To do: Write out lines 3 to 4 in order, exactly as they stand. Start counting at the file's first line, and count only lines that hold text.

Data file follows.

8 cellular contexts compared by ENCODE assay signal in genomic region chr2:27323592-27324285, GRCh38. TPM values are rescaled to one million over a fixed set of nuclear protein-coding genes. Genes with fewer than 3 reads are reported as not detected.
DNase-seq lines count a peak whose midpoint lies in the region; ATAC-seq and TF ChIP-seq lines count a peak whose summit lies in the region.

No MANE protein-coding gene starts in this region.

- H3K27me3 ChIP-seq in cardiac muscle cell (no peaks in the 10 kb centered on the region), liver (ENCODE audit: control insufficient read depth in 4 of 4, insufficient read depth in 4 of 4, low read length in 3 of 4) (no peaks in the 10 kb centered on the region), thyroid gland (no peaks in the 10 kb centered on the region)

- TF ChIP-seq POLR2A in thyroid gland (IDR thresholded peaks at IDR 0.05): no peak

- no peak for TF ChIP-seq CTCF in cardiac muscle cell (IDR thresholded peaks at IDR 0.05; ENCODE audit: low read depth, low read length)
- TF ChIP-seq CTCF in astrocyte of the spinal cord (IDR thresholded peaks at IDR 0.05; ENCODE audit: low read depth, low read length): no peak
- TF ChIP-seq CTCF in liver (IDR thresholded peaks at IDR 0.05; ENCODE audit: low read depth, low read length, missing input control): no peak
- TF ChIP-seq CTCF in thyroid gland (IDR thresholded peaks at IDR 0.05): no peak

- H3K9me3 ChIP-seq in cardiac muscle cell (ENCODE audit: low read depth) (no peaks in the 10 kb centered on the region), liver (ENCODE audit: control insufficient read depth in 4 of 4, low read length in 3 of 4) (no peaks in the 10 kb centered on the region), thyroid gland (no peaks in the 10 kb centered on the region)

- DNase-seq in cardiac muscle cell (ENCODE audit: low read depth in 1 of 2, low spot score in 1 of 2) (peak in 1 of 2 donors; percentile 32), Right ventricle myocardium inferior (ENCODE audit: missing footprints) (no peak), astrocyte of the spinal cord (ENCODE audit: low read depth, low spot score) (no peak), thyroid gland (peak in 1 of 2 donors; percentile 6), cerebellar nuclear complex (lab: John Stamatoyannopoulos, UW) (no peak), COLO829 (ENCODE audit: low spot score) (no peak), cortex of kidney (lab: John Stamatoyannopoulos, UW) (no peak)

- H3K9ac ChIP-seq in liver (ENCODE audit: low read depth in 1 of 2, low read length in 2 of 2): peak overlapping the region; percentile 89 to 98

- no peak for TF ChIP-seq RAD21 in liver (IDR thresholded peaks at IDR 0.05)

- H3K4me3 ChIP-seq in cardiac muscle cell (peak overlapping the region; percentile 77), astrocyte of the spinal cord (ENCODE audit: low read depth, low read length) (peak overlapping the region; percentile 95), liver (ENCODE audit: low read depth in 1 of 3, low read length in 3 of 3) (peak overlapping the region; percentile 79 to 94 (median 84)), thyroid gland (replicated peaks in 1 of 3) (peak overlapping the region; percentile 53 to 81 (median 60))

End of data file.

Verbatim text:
No MANE protein-coding gene starts in this region.

- H3K27me3 ChIP-seq in cardiac muscle cell (no peaks in the 10 kb centered on the region), liver (ENCODE audit: control insufficient read depth in 4 of 4, insufficient read depth in 4 of 4, low read length in 3 of 4) (no peaks in the 10 kb centered on the region), thyroid gland (no peaks in the 10 kb centered on the region)